MJC is committed to ensuring digital accessibility for people with disabilities. We are in the process of revising our website in conjunction with the department of
education to make our website more accessible and have adopted the WCAG 2.1 standard
for accessibility. We are continually improving the user experience for everyone and applying the relevant
accessibility standards. Please let us know if you encounter accessibility barriers
on the MJC website or any of our vendor sites:
What is accessible web content and why is it important?
Accessible design is good design
Web content designed with accessibility in mind is built upon the foundational principle that the site should be easy to navigate, and that content should be easy to understand because it has a strong sense of context. These are principles that are important to all visitors to our website, not just those with disabilities.
MJC has a responsibility to serve all of our community. Creating accessible content for the web ensures that our students who are deaf, blind and vision impaired or have learning, cognitive or motor disabilities have the same access to services and instruction as the rest of our students.
Section 508 of the Americans with Disabilities Act establishes guidelines that all Information and communications technology must be accessible to all people with disabilities and must be compatible with assistive technologies that make it easier to use those technologies. Adhering to the accessibility guidelines below meets our legal obligation by making sure that your page is compatible with those technologies.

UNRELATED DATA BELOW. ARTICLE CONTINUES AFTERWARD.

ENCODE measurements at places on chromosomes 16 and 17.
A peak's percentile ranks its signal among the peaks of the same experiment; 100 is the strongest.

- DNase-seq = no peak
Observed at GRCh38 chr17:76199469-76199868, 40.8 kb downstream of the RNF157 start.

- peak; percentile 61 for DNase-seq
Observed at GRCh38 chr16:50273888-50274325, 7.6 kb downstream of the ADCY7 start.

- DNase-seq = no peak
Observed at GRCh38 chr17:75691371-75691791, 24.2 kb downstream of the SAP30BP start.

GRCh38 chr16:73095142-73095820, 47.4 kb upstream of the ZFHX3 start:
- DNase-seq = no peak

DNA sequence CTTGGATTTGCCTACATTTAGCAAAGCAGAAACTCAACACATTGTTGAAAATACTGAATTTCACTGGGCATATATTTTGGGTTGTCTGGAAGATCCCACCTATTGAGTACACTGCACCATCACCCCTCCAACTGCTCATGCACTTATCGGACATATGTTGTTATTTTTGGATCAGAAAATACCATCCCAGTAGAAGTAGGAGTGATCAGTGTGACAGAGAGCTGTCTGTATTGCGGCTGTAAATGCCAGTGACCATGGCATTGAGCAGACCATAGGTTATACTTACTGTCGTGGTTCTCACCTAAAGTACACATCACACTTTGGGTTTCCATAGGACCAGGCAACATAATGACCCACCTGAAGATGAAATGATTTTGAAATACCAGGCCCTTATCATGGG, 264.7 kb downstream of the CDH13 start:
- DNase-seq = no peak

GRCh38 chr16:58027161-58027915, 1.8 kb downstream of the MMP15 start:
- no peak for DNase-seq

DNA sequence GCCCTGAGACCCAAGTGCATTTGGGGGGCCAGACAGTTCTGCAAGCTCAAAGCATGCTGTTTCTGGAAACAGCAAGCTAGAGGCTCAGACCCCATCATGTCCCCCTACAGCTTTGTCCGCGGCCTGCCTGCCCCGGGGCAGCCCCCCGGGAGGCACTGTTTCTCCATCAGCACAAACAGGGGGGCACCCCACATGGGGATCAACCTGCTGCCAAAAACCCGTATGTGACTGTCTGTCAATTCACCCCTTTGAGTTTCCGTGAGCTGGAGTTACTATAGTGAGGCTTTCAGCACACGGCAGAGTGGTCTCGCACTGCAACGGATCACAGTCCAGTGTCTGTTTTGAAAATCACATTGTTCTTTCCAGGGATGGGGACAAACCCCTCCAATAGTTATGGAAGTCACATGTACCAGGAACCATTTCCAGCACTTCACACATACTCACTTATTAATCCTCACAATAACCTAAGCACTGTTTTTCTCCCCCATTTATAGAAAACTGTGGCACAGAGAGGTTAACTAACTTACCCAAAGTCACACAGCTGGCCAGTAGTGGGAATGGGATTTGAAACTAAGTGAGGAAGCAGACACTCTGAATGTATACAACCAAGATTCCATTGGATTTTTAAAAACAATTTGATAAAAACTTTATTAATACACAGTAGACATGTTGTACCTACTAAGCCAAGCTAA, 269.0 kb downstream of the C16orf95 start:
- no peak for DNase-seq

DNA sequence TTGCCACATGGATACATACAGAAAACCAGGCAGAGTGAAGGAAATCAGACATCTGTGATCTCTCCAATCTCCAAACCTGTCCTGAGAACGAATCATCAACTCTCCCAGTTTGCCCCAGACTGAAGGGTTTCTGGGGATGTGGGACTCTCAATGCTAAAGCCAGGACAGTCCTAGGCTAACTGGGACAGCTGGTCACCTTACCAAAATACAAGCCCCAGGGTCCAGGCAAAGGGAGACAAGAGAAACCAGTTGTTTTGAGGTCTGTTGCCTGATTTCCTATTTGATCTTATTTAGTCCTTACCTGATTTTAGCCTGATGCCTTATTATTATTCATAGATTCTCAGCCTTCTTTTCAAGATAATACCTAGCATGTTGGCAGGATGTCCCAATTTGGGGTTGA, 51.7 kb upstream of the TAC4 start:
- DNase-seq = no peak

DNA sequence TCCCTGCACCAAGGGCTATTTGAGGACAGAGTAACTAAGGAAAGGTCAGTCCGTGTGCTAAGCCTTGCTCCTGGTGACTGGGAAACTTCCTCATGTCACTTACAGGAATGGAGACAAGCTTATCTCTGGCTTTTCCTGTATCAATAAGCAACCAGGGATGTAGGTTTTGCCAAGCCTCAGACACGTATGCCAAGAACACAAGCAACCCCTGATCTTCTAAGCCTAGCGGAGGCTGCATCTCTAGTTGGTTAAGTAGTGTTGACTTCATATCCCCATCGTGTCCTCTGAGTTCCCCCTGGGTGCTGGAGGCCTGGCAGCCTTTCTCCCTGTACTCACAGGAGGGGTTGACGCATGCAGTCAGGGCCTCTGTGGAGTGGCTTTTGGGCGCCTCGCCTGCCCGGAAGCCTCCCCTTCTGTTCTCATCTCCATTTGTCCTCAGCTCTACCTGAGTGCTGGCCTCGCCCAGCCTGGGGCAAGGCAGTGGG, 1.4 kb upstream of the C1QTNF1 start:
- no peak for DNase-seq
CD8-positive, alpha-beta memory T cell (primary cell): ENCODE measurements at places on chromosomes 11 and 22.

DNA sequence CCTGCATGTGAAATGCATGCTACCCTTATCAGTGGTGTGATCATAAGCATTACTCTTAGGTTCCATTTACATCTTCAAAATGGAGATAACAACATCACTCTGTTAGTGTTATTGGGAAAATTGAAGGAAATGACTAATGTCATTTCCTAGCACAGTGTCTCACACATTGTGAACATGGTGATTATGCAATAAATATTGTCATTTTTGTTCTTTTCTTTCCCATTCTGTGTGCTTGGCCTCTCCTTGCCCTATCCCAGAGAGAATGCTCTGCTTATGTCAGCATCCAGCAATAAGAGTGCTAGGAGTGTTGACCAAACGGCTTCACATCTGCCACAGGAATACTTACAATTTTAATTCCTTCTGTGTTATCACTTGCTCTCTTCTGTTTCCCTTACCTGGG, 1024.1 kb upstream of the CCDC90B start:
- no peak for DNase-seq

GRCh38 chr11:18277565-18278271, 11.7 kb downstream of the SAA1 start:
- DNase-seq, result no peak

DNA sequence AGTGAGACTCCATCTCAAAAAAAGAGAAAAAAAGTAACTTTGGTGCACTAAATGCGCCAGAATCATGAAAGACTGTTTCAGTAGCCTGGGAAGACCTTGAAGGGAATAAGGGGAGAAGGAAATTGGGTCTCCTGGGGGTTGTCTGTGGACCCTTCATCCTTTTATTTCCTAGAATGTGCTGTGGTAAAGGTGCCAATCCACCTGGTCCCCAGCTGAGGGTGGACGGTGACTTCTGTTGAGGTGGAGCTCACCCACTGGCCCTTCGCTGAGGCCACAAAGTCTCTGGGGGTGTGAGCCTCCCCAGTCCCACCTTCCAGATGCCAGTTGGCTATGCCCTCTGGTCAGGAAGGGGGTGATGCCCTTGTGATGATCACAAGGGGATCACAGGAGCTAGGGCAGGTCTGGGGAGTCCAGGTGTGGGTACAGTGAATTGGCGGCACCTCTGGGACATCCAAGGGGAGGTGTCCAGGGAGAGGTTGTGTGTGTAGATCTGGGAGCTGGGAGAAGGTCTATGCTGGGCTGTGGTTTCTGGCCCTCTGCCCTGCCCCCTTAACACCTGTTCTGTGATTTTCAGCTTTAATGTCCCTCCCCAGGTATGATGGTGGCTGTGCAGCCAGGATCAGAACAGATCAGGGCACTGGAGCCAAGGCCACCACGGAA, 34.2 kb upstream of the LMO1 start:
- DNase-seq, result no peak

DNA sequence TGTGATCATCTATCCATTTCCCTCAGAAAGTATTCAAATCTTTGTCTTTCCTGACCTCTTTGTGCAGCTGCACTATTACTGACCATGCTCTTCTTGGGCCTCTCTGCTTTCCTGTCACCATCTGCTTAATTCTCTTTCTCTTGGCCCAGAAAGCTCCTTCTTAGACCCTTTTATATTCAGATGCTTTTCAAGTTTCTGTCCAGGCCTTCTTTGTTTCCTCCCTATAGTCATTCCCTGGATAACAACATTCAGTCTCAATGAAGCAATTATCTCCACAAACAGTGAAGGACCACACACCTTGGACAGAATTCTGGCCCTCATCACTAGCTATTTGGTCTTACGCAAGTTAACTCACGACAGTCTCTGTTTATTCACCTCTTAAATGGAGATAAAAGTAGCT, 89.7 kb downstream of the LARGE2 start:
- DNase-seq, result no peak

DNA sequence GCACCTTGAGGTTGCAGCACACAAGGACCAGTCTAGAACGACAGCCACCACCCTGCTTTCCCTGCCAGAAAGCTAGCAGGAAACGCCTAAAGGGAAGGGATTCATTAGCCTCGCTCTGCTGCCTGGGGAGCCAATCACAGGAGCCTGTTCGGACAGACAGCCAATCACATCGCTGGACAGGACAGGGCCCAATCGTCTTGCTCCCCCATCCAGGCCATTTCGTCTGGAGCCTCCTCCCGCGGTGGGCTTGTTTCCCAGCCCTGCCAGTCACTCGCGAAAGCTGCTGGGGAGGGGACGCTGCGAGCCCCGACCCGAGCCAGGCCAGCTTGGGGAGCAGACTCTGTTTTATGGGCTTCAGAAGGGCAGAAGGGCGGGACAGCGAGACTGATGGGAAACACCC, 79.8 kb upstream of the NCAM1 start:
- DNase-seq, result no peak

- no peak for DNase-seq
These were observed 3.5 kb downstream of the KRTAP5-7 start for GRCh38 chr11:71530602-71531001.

How do I create an accessible page?
Styles and color
Certain vision impairments, learning disabilities and cognitive disabilities make some fonts, font sizes, and font colors significantly easier to read than others. MJC's website is equipped with stylesheets that make it very easy to ensure that your text is styled in an accessible way. All you have to do is leave it alone. If you don't change the font, style or color, your text will be appropriately styled for accessibility.
It's important to contain the information within your page in a logical structure of headings. Heading 1 and Heading 2 are built into the structure of the MJC template. They contain the top-level information about the page. Use headings 3, 4, 5 and 6 in a nested, hierarchical order to organize your information. For example, several Heading 5 tags can appear under a Heading 4, but a Heading 5 will never appear immediately under a Heading 3.
Blind and vision-impaired students may use screen readers to read them the contents of websites. In other cases, they may use technologies that increase the font size or contrast of web content. Those visitors may not have access to information contained within images. Special care must be used when placing images on a page to ensure that any information conveyed by those images is available to all site visitors.
- Ideally, images which appear on the website will only be photos. Please consult your webmaster or public relations department before placing any image other than a photo on your page.